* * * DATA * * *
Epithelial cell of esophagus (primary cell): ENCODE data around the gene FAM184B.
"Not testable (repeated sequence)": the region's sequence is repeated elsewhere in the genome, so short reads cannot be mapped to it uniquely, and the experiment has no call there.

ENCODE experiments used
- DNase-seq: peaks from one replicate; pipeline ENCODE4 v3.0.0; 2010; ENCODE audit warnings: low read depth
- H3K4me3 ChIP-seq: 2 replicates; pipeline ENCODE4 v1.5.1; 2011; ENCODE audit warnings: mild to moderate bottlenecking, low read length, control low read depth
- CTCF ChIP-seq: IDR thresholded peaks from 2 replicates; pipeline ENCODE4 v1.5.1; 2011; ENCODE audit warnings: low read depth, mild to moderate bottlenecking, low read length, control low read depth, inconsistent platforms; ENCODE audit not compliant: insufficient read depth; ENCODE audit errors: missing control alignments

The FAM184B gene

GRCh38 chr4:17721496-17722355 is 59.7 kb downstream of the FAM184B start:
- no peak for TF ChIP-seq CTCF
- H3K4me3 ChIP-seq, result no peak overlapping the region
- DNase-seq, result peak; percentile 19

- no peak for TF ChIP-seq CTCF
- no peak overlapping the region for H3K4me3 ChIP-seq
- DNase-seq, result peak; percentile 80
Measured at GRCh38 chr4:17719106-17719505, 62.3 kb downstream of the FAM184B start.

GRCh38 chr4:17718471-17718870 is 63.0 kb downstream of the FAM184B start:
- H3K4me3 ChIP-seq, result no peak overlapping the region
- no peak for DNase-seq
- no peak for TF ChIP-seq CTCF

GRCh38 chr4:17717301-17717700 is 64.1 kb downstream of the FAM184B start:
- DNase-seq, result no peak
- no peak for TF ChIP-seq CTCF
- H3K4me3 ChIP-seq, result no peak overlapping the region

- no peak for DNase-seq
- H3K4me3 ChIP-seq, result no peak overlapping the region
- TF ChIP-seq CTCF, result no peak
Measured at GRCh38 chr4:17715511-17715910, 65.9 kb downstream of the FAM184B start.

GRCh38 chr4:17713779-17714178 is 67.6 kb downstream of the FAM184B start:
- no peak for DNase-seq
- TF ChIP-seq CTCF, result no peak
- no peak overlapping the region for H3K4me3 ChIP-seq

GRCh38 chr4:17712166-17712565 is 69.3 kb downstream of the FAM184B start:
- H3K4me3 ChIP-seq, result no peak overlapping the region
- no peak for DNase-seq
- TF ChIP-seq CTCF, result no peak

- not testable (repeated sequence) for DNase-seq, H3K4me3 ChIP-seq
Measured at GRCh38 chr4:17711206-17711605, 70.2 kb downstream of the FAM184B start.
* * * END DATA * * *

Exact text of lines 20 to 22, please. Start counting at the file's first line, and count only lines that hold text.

GRCh38 chr4:17717301-17717700 is 64.1 kb downstream of the FAM184B start:
- DNase-seq, result no peak
- no peak for TF ChIP-seq CTCF